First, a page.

Global Trends by Martin Khor
Monday 29 October 2007
The rising cost of wheat
flour and its possible inflationary spillover to bread, noodles, cakes,
biscuits and chapatti has been making hot news in
It was reported in The Star last Thursday that the price of wheat flour per kilo rose from RM1.70 to RM2.00 on 15 September and to RM2.60 on 16 October. The government has urged makers of wheat-based food products to restrain from raising their prices excessively.
It is the same bad news the world over. And wheat is only one example. The prices of many other food items are also going up.
In the world market, wheat and milk prices have risen to all-time high levels. Rice is at a 10-year record level. Corn and soyabean prices are also higher than their averages a decade ago. The price of meat has shot up in many countries.
The era of cheap food seems to be over. With demand exceeding supply, there is also concern of impending shortages, as stocks in warehouses decline, and as some countries restrict the export of their food.
We are used to some food prices suddenly going up and then declining again. This is usually due to output being affected by drought or crop disease, and indeed the present drought in some wheat producing countries is one reason for the recent hike in wheat prices.
But this time there are also other more structural and long-term factors that suggest that the high levels of food prices will remain or climb further.
The first is the rising demand
for many types of food in developing countries, due to population growth,
rising incomes, and changing tastes.
The second is the rising cost of inputs that go into producing food. Oil is the prime example. Its price has been shooting up; last week it hit a record of US$92 a barrel and there are predictions of its reaching $100 in due course.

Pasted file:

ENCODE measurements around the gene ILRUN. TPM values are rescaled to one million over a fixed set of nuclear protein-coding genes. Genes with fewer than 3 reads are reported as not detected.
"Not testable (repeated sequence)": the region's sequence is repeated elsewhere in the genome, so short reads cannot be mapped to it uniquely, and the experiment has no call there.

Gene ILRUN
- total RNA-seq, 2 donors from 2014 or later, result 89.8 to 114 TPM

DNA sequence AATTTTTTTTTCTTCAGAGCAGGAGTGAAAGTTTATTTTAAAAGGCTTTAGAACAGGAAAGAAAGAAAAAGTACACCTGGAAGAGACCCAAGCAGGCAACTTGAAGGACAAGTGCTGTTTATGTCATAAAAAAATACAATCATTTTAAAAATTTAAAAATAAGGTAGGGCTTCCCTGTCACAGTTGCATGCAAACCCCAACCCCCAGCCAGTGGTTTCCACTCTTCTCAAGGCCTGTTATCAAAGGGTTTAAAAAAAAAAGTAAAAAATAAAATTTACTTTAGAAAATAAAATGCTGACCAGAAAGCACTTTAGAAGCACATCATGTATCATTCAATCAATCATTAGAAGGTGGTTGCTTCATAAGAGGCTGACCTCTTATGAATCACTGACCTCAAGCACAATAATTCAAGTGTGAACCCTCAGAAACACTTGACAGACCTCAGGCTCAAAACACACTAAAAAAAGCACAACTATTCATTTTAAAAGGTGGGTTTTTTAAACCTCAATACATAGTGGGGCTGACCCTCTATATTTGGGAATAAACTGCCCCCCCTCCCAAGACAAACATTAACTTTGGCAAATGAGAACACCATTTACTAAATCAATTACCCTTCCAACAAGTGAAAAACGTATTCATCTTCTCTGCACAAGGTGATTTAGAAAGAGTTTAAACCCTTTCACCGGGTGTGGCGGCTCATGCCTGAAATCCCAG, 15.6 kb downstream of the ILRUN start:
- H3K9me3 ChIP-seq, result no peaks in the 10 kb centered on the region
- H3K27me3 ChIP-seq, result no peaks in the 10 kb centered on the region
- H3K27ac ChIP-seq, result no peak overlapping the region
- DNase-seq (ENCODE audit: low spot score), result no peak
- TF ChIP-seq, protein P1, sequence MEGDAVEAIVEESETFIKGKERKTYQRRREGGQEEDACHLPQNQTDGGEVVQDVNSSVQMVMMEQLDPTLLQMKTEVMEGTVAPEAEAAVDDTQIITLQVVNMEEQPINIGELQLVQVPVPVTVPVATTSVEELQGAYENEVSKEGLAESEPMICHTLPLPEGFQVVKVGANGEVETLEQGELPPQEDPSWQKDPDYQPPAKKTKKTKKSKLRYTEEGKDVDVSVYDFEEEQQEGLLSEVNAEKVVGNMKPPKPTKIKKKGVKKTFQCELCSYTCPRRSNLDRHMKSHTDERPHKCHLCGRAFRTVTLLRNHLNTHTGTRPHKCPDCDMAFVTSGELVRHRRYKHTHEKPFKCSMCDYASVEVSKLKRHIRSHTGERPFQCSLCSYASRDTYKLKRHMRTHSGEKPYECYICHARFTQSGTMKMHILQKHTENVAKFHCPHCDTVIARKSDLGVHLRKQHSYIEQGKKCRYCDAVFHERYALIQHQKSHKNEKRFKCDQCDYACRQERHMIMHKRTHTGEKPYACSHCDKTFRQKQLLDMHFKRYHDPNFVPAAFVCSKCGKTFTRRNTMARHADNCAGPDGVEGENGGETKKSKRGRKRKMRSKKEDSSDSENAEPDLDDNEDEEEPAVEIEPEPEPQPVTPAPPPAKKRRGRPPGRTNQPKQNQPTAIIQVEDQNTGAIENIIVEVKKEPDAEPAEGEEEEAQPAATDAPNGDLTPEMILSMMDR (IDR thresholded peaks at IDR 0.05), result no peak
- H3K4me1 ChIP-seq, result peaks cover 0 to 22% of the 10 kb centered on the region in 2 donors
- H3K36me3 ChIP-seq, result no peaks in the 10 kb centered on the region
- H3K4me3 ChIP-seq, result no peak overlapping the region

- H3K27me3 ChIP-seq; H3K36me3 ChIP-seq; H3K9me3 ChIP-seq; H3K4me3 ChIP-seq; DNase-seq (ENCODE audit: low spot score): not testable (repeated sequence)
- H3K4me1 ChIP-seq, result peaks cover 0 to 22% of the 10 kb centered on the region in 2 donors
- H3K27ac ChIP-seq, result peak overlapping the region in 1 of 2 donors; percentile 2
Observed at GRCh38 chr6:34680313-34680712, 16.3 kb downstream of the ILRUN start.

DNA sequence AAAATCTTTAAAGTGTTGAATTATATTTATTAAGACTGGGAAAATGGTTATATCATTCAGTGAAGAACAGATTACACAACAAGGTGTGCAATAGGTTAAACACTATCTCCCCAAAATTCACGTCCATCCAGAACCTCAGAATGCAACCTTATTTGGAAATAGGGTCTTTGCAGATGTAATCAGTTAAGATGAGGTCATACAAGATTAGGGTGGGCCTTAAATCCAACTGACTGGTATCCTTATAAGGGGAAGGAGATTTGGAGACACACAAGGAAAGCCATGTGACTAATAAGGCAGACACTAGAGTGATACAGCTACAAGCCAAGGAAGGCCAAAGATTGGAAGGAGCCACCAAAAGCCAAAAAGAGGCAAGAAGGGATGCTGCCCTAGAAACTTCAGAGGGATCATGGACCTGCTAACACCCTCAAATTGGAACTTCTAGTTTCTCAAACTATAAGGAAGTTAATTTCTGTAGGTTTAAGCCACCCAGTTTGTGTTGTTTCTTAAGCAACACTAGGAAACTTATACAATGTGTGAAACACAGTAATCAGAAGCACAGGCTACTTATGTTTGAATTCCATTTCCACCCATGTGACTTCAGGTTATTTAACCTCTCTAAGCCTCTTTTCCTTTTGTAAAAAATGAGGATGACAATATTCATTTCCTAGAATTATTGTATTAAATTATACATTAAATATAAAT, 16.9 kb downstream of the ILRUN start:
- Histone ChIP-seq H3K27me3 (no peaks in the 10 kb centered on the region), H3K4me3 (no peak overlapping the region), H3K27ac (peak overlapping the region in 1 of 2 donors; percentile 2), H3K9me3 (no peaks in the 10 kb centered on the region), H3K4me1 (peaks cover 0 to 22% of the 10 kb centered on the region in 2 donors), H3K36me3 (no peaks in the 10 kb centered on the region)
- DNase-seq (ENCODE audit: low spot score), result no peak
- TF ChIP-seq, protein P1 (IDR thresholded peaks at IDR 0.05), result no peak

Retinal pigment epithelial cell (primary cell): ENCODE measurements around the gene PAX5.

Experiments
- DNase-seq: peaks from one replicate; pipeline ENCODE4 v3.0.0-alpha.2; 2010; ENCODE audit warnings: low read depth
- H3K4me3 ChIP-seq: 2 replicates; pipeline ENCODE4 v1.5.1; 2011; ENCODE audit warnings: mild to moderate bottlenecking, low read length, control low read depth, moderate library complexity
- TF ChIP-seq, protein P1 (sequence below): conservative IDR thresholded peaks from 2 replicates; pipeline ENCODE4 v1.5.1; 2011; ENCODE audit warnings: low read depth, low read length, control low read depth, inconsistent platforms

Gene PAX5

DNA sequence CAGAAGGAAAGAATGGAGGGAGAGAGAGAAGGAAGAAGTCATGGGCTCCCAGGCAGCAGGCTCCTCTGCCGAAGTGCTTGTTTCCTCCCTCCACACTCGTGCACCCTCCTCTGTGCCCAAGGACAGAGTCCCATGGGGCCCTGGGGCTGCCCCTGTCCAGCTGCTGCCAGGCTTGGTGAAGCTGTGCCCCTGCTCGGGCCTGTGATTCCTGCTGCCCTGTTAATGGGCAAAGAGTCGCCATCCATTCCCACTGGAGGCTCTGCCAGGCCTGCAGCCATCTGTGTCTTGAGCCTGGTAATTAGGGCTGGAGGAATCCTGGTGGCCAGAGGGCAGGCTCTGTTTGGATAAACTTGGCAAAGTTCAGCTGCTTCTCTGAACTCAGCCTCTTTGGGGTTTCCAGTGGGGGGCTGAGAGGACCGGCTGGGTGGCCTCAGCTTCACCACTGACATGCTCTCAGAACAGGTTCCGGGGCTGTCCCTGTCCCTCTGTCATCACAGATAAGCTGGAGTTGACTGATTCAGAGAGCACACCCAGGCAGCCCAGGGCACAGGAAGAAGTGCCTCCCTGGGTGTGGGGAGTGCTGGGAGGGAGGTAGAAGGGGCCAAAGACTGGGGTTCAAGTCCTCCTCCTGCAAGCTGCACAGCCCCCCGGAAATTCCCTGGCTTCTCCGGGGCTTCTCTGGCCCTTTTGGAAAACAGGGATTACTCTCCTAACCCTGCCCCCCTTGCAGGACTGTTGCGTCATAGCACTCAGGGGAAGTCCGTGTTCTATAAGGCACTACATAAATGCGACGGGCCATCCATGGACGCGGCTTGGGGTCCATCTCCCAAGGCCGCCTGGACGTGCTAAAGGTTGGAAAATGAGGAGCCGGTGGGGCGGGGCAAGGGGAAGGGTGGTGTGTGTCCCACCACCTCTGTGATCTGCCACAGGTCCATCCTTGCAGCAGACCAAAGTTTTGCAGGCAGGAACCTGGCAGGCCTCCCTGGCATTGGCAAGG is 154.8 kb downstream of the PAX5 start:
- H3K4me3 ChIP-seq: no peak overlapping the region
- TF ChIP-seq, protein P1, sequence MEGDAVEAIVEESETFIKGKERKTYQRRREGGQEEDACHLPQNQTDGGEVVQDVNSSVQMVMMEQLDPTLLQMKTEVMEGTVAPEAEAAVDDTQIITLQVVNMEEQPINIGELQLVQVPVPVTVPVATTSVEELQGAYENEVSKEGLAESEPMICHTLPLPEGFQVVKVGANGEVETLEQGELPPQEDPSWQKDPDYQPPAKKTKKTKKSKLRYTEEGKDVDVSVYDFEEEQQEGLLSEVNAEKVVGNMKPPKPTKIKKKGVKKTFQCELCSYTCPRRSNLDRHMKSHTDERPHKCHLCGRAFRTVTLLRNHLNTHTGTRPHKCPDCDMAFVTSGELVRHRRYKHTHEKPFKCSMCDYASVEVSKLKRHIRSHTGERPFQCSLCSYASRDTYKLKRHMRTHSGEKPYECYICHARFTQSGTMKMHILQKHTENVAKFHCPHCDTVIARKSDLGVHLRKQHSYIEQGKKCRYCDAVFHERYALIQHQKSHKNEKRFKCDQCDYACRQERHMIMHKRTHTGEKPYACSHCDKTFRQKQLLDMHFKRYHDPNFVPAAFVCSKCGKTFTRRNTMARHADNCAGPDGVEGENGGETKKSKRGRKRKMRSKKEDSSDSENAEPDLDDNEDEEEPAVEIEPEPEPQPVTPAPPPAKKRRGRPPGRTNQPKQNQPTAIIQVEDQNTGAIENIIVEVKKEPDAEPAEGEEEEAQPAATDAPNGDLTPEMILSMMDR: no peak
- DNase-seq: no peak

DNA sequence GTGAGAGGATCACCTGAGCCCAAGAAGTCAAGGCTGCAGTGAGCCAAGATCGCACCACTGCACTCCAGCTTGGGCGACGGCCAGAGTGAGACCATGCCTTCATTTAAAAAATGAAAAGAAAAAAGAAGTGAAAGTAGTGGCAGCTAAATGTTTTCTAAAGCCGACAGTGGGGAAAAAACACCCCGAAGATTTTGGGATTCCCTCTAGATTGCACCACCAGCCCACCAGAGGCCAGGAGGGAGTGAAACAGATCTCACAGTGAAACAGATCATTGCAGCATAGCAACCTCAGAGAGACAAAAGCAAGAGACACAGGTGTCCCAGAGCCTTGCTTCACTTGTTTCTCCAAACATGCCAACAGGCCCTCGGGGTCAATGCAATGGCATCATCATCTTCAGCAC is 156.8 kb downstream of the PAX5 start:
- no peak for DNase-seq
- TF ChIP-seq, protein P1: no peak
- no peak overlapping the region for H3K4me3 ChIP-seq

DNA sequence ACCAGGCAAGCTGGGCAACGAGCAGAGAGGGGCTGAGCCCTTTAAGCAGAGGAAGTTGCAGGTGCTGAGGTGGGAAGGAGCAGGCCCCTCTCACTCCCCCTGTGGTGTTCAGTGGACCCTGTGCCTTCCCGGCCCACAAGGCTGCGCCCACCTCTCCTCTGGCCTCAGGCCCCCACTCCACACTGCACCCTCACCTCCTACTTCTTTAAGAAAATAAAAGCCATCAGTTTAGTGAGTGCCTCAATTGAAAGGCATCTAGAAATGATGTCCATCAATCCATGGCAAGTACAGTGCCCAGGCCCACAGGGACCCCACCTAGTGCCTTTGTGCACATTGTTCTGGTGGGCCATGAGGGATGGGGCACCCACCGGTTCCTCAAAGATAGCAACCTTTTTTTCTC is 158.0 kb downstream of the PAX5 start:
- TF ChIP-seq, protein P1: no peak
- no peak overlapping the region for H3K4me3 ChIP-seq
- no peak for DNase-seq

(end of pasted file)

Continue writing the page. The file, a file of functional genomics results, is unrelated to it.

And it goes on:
This hits food prices in at least two ways – by driving up the cost of inputs such as tractor fuel and fertiliser, and by increasing the cost of transporting the food across oceans.
The third is the boom in biofuels, which is causing land that could be growing food crops to be used for producing crops for fuel.
The increased demand for bio-fuels is causing basic changes to agricultural markets that may drive up the world prices of many farm products, according toa June report by the Food and Agriculture Organisation (FAO) and the OECD (the developed countries’ think-tank).
Their Agricultural Outlook 2007-2016 said that temporary factors such as droughts in wheat-growing regions and low stocks largely explain the recent hikes in farm commodity prices.
“But structural changes are underway which could well maintain relatively high nominal prices for many agricultural products over the coming decade,” said the report summary.
The most important change is “the growing use of cereals, sugar, oilseed and vegetable oils to produce fossil fuel substitutes, ethanol and bio-diesel.
“This is underpinning crop prices and, indirectly through higher animal feed costs, also the prices for livestock products.”
The shift of land use from
food to fuel is ringing alarm bells. On 26 October, the United Nations’
rapporteur on the right to food, Jean Ziegler, told a press conference
“Biofuels are driving up food prices at a time when there are 854 million hungry people in the world.”
Another recent FAO report (on “Crop prospects and food situation”) said that international wheat prices have risen sharply since June, hitting record highs in September, due to tightening world supplies, low stock levels and sustained demand.
The combination of higher export prices and soaring freight rates is “pushing up domestic prices of bread and other basic food in importing developing countries, and causing social unrest in some areas.”
Overall, developing countries are estimated to spend a record US$52 billion in cereal imports in 2007. Other highlights of the FAO report:
With food prices on the rise, and with food insecurity increasing as stocks tighten or fall, many countries are already planning to increase their own production of food.
Since the prices of food imports are now so high, it is economically more worthwhile, for both farmers and the nation, to start or increase the production of various types of food crops.